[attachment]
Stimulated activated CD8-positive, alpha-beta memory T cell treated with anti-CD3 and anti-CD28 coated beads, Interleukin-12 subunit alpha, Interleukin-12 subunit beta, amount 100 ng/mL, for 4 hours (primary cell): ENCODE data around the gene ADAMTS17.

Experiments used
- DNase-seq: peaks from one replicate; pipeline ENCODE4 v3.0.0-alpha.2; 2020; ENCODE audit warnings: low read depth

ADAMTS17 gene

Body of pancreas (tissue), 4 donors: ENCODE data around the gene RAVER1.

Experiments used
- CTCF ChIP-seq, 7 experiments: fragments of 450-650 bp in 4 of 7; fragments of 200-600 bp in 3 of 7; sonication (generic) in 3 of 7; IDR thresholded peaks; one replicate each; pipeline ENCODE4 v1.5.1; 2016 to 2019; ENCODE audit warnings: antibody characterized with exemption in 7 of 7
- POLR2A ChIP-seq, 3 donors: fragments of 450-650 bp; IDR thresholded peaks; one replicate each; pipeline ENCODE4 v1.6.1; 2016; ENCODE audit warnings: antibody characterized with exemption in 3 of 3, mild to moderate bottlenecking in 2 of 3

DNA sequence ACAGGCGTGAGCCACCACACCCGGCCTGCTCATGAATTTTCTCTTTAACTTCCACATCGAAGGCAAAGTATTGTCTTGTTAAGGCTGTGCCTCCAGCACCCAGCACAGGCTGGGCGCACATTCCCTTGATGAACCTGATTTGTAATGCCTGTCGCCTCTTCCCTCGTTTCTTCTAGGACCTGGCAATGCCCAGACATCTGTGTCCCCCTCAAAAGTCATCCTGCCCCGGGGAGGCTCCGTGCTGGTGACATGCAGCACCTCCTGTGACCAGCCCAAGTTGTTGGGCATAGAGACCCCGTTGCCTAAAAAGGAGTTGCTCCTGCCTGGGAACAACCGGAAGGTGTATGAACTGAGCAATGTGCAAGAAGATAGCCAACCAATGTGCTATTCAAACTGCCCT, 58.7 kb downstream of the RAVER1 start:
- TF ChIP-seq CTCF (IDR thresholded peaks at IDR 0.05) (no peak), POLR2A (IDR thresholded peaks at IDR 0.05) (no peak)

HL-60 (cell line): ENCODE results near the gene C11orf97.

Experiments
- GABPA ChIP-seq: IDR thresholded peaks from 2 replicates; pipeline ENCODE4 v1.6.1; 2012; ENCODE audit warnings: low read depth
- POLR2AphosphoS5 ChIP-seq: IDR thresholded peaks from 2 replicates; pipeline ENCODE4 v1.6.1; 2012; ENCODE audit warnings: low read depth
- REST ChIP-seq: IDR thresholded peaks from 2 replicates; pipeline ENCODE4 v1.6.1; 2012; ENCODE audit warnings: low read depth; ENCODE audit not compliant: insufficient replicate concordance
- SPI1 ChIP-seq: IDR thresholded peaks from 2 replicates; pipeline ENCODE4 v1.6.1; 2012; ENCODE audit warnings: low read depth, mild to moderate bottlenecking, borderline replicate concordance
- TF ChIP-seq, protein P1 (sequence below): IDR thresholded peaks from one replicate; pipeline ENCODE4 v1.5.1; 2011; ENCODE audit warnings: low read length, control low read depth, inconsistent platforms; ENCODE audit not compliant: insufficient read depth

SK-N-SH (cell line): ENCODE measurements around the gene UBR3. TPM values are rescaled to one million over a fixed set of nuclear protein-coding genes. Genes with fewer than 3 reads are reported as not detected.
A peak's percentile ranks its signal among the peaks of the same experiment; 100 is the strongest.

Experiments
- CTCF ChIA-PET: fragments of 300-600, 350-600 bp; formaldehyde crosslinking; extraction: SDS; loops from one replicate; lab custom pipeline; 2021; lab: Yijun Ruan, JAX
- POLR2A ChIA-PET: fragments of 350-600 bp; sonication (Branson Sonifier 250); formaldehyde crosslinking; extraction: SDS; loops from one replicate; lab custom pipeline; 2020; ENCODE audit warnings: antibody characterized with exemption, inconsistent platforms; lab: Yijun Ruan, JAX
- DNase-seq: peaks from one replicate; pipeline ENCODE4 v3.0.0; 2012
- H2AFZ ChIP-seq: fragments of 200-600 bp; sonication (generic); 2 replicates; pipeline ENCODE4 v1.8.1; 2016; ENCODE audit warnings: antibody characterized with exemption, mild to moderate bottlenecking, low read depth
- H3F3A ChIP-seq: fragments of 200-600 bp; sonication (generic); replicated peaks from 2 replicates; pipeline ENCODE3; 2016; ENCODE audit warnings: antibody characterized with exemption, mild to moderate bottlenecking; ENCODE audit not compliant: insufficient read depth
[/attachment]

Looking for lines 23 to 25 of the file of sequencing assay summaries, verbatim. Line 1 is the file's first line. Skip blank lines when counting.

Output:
- DNase-seq: peaks from one replicate; pipeline ENCODE4 v3.0.0; 2012
- H2AFZ ChIP-seq: fragments of 200-600 bp; sonication (generic); 2 replicates; pipeline ENCODE4 v1.8.1; 2016; ENCODE audit warnings: antibody characterized with exemption, mild to moderate bottlenecking, low read depth
- H3F3A ChIP-seq: fragments of 200-600 bp; sonication (generic); replicated peaks from 2 replicates; pipeline ENCODE3; 2016; ENCODE audit warnings: antibody characterized with exemption, mild to moderate bottlenecking; ENCODE audit not compliant: insufficient read depth